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And finally…. Sutton by J.R. Moehringer is my Book Club read this month.  It is based on the true story of notorious bank robber Willie Sutton,  one of the most infamous criminals in New York during the 1960’s.  He was a hero of sorts amongst the public and dubbed a modern Robin Hood because he never carried a gun – his only victims were the banks.   His motivation for robbing – his first love.  I am half way through the book and thoroughly enjoying the writing of a tender love story disguised as a crime novel.

Well – there’s my latest list!  Hope you found one or two new titles that sparked your interest.  What have you been reading this week?

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Filed under graphic novel, immigration, It's Monday, What Are You Reading?, Lesson Ideas, New Books, Novels, Picture Book, Social Responsibility, Transform, Writing Anchors

It’s Monday! What Are You Reading?

IMWAYR

It’s Monday and I’m happy to be participating in a weekly event with a community of bloggers who post reviews of books that they have read the previous week.  Check out more IMWAYR posts here:  Teach Mentor Texts and Unleashing Readers.

This week I read several picture books – some recently released and some I somehow missed along the way.  I’ve also been busy ready a few recently released novels to share with teachers at my workshops this fall.

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I am a huge fan of the Stella and Sam books by Marie Louise Gay.  Sam is the quintessential child of wonderings and Stella, his sister, does her best to provide him with the her most thoughtful responses.  In Reading Me a Story, Stella we not only get these two delightful and well-loved characters at their best, but Gay subtly imparts the importance and pleasures of reading in many different forms – humor, fiction, nonfiction or poetry.  Throw in Gay’s whimsical watercolors and yes, we have a winner!

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Oh, the stomach ache inducing fear of having to stand up in front of the class and share something when you are painfully shy!  In Too Shy for Show and Tell by Beth Bracken, dear little Sam (well, he seems little, despite his very long neck!) dreads the thought of having to get up in front of the class.  What if he cries or throws up?  This is a great book to help children learn to deal with their anxiety about public speaking and one many will be able to connect to. z is for moose[1]

Somehow, I must have missed this book when it came over a year ago!  But I’m very happy to have discovered it now as it is extremely clever and VERY funny.  In Z is for Moose by Kelly Bringham, Zebra is directing an Alphabet play.  It is his job to ensure that all the animals appear in alphabetical order on stage.  His problems begin when Moose keeps trying to come onto the stage out of turn and things really go badly when Zebra discovers that he isn’t actually in the play at all!  This is a perfect read aloud for younger primary children learning the alphabet but also a great read aloud-laugh aloud with older kids!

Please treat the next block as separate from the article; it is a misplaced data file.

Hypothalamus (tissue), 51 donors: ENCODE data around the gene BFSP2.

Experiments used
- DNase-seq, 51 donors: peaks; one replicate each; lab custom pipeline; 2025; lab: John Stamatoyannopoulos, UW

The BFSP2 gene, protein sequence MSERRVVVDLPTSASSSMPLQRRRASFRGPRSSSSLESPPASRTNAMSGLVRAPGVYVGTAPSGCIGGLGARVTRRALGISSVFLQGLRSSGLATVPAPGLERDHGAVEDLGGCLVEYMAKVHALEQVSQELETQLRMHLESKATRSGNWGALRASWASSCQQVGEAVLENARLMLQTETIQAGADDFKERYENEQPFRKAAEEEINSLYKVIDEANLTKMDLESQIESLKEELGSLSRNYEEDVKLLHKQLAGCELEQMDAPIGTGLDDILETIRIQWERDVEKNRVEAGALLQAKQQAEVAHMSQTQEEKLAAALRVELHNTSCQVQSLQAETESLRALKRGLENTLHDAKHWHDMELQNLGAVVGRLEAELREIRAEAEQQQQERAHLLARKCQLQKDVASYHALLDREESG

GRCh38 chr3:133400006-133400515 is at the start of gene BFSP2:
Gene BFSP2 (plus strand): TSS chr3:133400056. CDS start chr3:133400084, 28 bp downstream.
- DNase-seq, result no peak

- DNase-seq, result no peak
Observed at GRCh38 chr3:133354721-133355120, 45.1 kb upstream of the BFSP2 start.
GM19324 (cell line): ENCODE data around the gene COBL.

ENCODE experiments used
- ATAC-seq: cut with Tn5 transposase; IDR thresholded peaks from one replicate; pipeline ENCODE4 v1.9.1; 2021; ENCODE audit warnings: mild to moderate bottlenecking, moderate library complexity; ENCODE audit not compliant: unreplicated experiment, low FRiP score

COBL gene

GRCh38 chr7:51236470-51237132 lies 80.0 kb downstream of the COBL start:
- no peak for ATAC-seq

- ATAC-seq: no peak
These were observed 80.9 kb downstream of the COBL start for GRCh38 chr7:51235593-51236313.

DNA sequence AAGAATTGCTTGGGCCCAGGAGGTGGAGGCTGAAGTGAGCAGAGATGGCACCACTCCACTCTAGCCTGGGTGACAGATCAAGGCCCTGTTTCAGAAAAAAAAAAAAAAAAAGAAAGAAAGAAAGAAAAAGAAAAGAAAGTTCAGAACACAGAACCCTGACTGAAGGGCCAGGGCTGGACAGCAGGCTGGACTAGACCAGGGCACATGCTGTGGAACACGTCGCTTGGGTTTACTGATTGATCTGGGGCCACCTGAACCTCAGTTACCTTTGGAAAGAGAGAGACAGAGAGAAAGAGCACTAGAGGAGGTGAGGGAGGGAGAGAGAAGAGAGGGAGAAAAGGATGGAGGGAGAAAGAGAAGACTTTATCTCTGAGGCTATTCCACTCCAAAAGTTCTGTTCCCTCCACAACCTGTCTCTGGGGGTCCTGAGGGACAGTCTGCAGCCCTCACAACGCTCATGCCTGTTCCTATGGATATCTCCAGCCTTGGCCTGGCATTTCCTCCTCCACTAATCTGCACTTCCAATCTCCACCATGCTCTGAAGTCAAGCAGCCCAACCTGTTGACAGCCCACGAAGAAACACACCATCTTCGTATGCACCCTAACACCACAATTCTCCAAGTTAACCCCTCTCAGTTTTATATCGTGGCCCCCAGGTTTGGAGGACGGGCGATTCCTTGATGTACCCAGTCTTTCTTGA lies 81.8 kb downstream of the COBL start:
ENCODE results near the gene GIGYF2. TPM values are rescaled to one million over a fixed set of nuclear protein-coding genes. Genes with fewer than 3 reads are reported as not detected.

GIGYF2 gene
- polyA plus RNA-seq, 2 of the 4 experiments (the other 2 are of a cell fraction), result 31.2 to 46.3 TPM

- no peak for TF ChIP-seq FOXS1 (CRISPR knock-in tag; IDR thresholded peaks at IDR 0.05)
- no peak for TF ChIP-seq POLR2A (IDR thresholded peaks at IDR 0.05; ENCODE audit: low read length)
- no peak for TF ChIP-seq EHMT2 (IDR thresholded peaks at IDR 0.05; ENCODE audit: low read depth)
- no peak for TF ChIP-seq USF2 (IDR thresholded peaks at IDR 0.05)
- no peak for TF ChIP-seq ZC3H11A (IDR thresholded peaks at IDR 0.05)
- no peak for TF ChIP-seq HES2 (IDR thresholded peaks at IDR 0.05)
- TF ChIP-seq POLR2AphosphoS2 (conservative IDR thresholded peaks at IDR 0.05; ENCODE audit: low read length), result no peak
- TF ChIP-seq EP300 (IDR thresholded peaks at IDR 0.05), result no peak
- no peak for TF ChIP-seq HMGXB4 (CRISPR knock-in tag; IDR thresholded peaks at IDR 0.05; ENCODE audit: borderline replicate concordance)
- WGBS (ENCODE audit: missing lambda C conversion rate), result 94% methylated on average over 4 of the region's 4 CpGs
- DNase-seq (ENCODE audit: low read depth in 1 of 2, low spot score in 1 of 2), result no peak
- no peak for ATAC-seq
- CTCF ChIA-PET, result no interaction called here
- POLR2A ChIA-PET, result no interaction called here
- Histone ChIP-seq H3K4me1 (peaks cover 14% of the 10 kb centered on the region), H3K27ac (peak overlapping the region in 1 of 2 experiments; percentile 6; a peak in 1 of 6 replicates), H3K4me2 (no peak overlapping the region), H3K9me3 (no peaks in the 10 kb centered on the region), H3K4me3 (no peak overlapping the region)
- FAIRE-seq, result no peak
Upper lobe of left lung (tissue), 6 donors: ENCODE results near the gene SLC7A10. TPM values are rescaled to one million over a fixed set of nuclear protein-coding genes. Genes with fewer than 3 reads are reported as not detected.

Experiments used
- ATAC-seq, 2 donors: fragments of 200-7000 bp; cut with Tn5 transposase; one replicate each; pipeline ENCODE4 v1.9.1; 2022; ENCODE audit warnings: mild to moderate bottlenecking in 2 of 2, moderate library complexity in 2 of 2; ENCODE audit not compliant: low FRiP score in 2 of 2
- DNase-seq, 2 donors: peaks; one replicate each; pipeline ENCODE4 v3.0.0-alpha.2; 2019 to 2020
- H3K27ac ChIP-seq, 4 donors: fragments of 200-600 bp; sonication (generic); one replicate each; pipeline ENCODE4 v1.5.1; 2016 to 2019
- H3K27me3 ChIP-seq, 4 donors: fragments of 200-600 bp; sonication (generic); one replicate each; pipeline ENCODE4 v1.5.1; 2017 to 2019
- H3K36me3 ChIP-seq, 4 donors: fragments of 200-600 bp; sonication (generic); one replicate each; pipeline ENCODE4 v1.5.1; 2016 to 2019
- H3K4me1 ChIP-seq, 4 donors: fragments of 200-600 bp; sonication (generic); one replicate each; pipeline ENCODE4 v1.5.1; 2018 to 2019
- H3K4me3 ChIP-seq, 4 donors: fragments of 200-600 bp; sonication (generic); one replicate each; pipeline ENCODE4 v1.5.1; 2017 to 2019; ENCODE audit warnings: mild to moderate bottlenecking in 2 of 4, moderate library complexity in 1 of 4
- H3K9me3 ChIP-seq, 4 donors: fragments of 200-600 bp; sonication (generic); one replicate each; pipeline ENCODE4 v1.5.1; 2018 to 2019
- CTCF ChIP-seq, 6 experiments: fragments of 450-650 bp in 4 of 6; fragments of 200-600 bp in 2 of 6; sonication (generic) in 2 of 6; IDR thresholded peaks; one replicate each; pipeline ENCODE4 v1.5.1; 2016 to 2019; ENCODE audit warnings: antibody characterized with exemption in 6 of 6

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I love books clever books and Little Red Writing by Joan Holub is SO clever!  Not only is it a humorous re-telling of Little Red Riding Hood that children will recognize, but weaves in the key elements of story writing.  What could be better?   Little Red pencil is excited when her teacher, Ms. 2, tells her pencil class that it is time to write a story. Her basket of nouns help her along the way, particularly when she runs into Wolf 3000 – a pencil sharpener on a rampage!  This book is engaging, entertaining and hilarious!  Great water color illustrations with lots of details is the icing on the cake!

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I’m often not taken with sparkly book covers and tend to avoid them.  I’m glad I got passed the sparkles to discover the delightful story of Zoe Gets Ready by Bethanie Deeney Murguia.  It’s Saturday and Zoe is trying to decide what to wear. But her dilemma is not so much about the clothes she will wear as it is about what she wants to do that day. Will it be a pocket day? (in which case she will need a pocket to put her collections) Or maybe a twirling day? (when “twirly skirts” are essential!) or cartwheeling, or exploring kind of day. Adorable!   The surprising way she solves her problem will have children laughing!  This book got me thinking…what might one wear for a “reading day”?